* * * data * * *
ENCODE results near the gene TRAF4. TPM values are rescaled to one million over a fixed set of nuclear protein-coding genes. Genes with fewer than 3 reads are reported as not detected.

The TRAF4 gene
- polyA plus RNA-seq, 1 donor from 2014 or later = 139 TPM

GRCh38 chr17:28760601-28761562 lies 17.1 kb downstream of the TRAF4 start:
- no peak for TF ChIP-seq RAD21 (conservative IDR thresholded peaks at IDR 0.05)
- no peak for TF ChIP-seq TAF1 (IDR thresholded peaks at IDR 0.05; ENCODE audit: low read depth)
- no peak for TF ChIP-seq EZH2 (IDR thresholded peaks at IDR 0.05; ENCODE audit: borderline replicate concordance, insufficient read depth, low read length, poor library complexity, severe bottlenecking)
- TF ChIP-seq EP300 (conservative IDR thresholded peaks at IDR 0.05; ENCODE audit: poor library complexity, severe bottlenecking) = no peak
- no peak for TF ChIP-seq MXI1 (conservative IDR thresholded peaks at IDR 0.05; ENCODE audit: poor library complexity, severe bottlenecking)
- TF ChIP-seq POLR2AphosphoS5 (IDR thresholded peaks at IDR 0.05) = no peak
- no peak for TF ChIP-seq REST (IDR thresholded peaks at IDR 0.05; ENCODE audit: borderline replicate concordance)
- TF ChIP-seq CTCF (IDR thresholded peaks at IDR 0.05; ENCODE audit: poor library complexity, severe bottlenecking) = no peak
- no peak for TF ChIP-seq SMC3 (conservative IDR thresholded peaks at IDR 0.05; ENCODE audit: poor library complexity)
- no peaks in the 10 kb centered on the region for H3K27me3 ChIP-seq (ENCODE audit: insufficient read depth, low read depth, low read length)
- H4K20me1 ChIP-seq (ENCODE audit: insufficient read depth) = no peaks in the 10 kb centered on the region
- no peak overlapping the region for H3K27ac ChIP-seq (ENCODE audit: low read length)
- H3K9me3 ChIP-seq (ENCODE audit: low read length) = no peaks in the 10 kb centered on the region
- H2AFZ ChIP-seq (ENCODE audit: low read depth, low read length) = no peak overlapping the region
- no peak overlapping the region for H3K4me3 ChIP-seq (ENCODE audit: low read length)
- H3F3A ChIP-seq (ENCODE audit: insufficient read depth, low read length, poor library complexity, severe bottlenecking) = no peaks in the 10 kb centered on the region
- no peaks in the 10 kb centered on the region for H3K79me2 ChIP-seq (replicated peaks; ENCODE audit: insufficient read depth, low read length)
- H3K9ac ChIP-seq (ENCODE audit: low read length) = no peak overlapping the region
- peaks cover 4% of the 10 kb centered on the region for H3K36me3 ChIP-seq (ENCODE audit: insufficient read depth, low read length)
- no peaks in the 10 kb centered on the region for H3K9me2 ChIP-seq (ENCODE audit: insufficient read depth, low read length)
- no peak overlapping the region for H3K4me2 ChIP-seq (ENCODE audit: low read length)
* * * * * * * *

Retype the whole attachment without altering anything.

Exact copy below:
ENCODE results near the gene TRAF4. TPM values are rescaled to one million over a fixed set of nuclear protein-coding genes. Genes with fewer than 3 reads are reported as not detected.

The TRAF4 gene
- polyA plus RNA-seq, 1 donor from 2014 or later = 139 TPM

GRCh38 chr17:28760601-28761562 lies 17.1 kb downstream of the TRAF4 start:
- no peak for TF ChIP-seq RAD21 (conservative IDR thresholded peaks at IDR 0.05)
- no peak for TF ChIP-seq TAF1 (IDR thresholded peaks at IDR 0.05; ENCODE audit: low read depth)
- no peak for TF ChIP-seq EZH2 (IDR thresholded peaks at IDR 0.05; ENCODE audit: borderline replicate concordance, insufficient read depth, low read length, poor library complexity, severe bottlenecking)
- TF ChIP-seq EP300 (conservative IDR thresholded peaks at IDR 0.05; ENCODE audit: poor library complexity, severe bottlenecking) = no peak
- no peak for TF ChIP-seq MXI1 (conservative IDR thresholded peaks at IDR 0.05; ENCODE audit: poor library complexity, severe bottlenecking)
- TF ChIP-seq POLR2AphosphoS5 (IDR thresholded peaks at IDR 0.05) = no peak
- no peak for TF ChIP-seq REST (IDR thresholded peaks at IDR 0.05; ENCODE audit: borderline replicate concordance)
- TF ChIP-seq CTCF (IDR thresholded peaks at IDR 0.05; ENCODE audit: poor library complexity, severe bottlenecking) = no peak
- no peak for TF ChIP-seq SMC3 (conservative IDR thresholded peaks at IDR 0.05; ENCODE audit: poor library complexity)
- no peaks in the 10 kb centered on the region for H3K27me3 ChIP-seq (ENCODE audit: insufficient read depth, low read depth, low read length)
- H4K20me1 ChIP-seq (ENCODE audit: insufficient read depth) = no peaks in the 10 kb centered on the region
- no peak overlapping the region for H3K27ac ChIP-seq (ENCODE audit: low read length)
- H3K9me3 ChIP-seq (ENCODE audit: low read length) = no peaks in the 10 kb centered on the region
- H2AFZ ChIP-seq (ENCODE audit: low read depth, low read length) = no peak overlapping the region
- no peak overlapping the region for H3K4me3 ChIP-seq (ENCODE audit: low read length)
- H3F3A ChIP-seq (ENCODE audit: insufficient read depth, low read length, poor library complexity, severe bottlenecking) = no peaks in the 10 kb centered on the region
- no peaks in the 10 kb centered on the region for H3K79me2 ChIP-seq (replicated peaks; ENCODE audit: insufficient read depth, low read length)
- H3K9ac ChIP-seq (ENCODE audit: low read length) = no peak overlapping the region
- peaks cover 4% of the 10 kb centered on the region for H3K36me3 ChIP-seq (ENCODE audit: insufficient read depth, low read length)
- no peaks in the 10 kb centered on the region for H3K9me2 ChIP-seq (ENCODE audit: insufficient read depth, low read length)
- no peak overlapping the region for H3K4me2 ChIP-seq (ENCODE audit: low read length)